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The Mars Volta - De-Loused In The Comatorium CD (album) cover

DE-LOUSED IN THE COMATORIUM

The Mars Volta

 

Heavy Prog

4.23 | 906 ratings

From Progarchives.com, the ultimate progressive rock music website

Sean Trane
Special Collaborator
Prog Folk
4 stars Well although I had heard fairly soon of this band's debut (like almost everyone I heard mainstream rock medium speaking about prog in a different tone for the first time in decades), I had to wait for the second album's release to get a shot at listening to this album. Soafter being repulsed by their second album, I decided to give a shot to their first one, hoping it would hold more clues to dig the band. Well not really! The least we can say is that TMV does bring something a bit different to the usual prog mainstream, but it is not easy to pinpoint exactly what they bring. One can't say that their sound is brand new: they borrow quite a bit from many previous groups, but surely manage their own sound and even a bit of originality, something rather difficult in an era where everything's been done 1000 times before (or almost), but this is done at the expense of a sort on continuity, their music being extremely eclectic.

What TMV does in this first album is mix influences from Yes, Crimson, Rush with more modern groups like Porcupine Tree's impenetrability, Spock's Beard's extreme wide spectrum and excellent execution of the music and a touch of Radiohead's paranoiac emotive mental states fuelled by Yorke's frustration ulcers while keeping a 90's funk- punk energy that is obviously induced by the RHCP. Yes, this makes TMV's music rather abstract and the fact that this is yet another concept album on mental derivations, deviations and the accompanying stages of anguish, anxiety, depression, alienation and finally completely recess from reality leading to suicide (well coma before a second more successful attempt) is not fundamentally convincing. Yet there are many good if not excellent traits to this album and this debut is possibly one of those rare albums that should be held as truly inventive and influential in its decade. Another rather discouraging hint is the Rick Rubin (I am NOT a fan) production slapped on the back of the album, but all these "ifs, buts, how and since" do not manage to hide the intrinsic qualities of this debut.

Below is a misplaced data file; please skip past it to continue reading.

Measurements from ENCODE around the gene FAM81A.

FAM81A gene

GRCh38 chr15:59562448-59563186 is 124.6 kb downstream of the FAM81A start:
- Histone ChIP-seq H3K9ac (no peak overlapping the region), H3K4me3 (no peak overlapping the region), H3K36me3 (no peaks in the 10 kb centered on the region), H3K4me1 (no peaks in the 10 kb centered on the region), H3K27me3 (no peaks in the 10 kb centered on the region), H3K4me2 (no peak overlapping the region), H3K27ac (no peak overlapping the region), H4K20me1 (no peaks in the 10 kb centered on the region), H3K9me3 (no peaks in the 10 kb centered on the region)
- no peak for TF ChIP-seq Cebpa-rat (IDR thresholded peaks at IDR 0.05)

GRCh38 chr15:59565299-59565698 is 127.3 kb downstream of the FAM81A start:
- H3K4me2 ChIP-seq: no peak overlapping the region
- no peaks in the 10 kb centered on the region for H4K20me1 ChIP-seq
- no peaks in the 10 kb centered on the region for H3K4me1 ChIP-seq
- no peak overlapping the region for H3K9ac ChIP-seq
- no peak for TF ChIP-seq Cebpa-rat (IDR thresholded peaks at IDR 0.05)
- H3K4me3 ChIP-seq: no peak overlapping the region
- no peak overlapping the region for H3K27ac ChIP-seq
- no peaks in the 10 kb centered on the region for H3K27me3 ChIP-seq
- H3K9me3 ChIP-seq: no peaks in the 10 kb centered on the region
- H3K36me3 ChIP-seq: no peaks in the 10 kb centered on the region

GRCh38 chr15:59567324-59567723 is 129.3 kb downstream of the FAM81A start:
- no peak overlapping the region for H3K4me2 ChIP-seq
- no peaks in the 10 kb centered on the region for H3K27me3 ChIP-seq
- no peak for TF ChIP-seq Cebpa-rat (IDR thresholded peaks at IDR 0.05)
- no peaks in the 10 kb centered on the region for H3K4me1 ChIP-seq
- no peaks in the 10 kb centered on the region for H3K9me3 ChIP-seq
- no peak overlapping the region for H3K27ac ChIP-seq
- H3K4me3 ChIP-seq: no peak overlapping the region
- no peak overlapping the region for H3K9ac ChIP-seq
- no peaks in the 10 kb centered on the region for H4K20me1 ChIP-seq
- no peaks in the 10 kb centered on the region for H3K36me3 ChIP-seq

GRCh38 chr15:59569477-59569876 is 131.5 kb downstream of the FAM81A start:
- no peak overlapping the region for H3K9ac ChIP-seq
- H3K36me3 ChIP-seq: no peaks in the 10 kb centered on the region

While there are some tracks that are relatively hard to digest because of their voluntarily noisy and energetic quagmire: Inertiatic ESP and Apparatus (hate the vocal effect) being the two loudest tracks on the album and for no apparent good reasons except to show that the band can reach such levels of intensity, but fortunately those tracks are among the shortest (the separate intros excepted) on the album. But there are some much more convincing tracks like the concept's centrepiece Cicatriz - where the "hero" comes out of the coma - (and its psyched-out lengthy guitar passage), Roulette Dares (and its wild middle instrumental sections), Drunkship Of Lanterns (difficult start, but smooths out nicely), Eriatarka, the calmer Televators and the sometimes brilliant finale Cerpin Taxt.

Among the features of the group is the bass/drum combo, which can sound like Bruford/Levin but also like RHCP's wild rhythm section. Omar's guitar work is maybe less prominent than on TMV's follow-up but remains very noticeable, while the unsung hero is definitely Isaiah Owens, very subtle yet defining much of their sound and often underlining the ultra-powerful passages with delicate layers of synths. The fact that the album's story is really closely related to a member of the group not only push the group beyond their reasonable limits and boosts the loudness a bit excessively, but in their case, they come out of it successfully. By the time you reach the album, there will be a sense of saturation and tiredness, because some of theit typical twists come back a little too regularly.

Although this album requires all the respect from every proghead, it will probably be always a controversial album, because of its flaws and "baroque" leanings on almost every sphere of music. While there are some albums that pride themselves of not letting you win them too easily, on the other hand there are countless modern prog albums who hide their lack of depth with obscure unexplained concepts and difficult music and impenetrable presentation. But I am rather sure that this is not the case with TMV. I think that at least everyone should spin this album once or twice a day for a week before eventually rejecting it (Cedric's voice is an acquired taste), because it does take a few listens to surrender its secrets, but unlike many of its actual competition, it does so fairly quickly. Maybe because it has enough depth to allow it

Sean Trane | 4/5 |

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